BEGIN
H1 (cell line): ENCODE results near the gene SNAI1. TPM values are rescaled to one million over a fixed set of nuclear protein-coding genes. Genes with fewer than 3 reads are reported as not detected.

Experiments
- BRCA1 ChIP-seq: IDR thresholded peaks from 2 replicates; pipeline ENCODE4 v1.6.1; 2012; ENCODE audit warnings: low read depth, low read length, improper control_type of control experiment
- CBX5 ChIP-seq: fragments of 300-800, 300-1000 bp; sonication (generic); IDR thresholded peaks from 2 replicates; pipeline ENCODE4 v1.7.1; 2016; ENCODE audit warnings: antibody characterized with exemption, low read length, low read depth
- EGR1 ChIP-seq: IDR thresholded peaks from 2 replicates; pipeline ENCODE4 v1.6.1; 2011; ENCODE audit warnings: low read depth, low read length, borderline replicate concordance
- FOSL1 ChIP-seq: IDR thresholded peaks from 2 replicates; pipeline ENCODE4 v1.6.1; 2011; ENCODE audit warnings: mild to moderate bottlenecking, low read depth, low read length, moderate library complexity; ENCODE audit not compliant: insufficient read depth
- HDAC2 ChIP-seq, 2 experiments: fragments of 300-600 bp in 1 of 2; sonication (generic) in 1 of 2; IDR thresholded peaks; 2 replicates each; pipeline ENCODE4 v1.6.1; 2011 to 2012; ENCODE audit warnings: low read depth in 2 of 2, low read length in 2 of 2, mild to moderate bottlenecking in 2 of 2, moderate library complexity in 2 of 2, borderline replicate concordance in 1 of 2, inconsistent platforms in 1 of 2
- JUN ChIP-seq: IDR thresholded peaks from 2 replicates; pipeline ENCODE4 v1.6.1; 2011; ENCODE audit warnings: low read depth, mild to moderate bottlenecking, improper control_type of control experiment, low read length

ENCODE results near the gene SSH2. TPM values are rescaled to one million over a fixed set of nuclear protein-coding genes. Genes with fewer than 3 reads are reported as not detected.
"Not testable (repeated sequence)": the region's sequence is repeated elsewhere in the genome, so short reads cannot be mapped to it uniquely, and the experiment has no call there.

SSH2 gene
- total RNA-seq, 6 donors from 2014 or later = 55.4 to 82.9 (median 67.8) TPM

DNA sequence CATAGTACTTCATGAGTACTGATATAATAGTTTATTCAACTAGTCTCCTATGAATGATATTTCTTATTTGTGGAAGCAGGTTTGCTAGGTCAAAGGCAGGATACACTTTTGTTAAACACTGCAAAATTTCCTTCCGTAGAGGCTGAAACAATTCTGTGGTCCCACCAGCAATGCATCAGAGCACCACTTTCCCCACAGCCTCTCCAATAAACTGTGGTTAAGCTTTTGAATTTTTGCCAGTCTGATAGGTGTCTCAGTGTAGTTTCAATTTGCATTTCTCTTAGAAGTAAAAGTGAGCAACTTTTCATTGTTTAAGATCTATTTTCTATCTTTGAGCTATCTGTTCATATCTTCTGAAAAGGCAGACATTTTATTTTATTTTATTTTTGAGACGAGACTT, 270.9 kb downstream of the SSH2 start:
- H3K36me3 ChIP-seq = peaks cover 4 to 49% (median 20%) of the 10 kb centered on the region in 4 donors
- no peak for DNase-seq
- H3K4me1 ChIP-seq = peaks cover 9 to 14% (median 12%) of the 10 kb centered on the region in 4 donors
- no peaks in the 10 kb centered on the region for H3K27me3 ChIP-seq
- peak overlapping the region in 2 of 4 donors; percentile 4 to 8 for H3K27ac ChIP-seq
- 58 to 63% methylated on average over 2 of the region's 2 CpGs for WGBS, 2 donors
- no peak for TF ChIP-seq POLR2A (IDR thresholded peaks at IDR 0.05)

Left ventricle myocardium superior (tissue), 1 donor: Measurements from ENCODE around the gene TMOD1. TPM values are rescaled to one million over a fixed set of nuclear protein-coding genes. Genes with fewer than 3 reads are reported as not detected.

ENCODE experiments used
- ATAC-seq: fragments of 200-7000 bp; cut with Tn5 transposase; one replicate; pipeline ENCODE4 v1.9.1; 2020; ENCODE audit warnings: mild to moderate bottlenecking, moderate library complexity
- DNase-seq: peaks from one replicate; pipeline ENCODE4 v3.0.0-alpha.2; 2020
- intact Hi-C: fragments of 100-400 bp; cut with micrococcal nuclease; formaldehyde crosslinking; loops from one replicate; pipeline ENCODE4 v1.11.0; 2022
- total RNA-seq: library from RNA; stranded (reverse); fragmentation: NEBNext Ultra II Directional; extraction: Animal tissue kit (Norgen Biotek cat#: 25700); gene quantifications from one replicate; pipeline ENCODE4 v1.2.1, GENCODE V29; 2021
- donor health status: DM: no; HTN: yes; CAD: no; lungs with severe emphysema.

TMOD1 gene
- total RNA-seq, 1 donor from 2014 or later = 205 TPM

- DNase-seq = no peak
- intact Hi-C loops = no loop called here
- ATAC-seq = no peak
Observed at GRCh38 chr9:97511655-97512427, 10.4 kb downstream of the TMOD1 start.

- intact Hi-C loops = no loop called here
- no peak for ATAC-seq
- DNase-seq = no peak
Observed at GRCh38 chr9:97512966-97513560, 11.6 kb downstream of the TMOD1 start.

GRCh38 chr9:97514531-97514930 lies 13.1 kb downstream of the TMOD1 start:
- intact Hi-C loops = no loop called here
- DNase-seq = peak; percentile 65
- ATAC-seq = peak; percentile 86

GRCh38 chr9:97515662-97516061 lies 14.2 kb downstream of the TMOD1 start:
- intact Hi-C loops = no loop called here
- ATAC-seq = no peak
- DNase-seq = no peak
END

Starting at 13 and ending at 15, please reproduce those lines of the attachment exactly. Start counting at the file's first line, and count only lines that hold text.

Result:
DNA sequence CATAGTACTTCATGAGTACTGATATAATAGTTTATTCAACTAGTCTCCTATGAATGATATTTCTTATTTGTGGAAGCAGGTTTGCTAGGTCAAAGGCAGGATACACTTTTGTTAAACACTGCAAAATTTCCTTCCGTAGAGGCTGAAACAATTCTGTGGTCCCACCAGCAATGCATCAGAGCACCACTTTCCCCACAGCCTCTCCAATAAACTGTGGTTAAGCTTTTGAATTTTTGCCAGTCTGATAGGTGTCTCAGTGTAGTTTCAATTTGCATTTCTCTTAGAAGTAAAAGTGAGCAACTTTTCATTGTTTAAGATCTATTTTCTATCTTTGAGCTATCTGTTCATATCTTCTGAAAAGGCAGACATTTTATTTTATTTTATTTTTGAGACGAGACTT, 270.9 kb downstream of the SSH2 start:
- H3K36me3 ChIP-seq = peaks cover 4 to 49% (median 20%) of the 10 kb centered on the region in 4 donors
- no peak for DNase-seq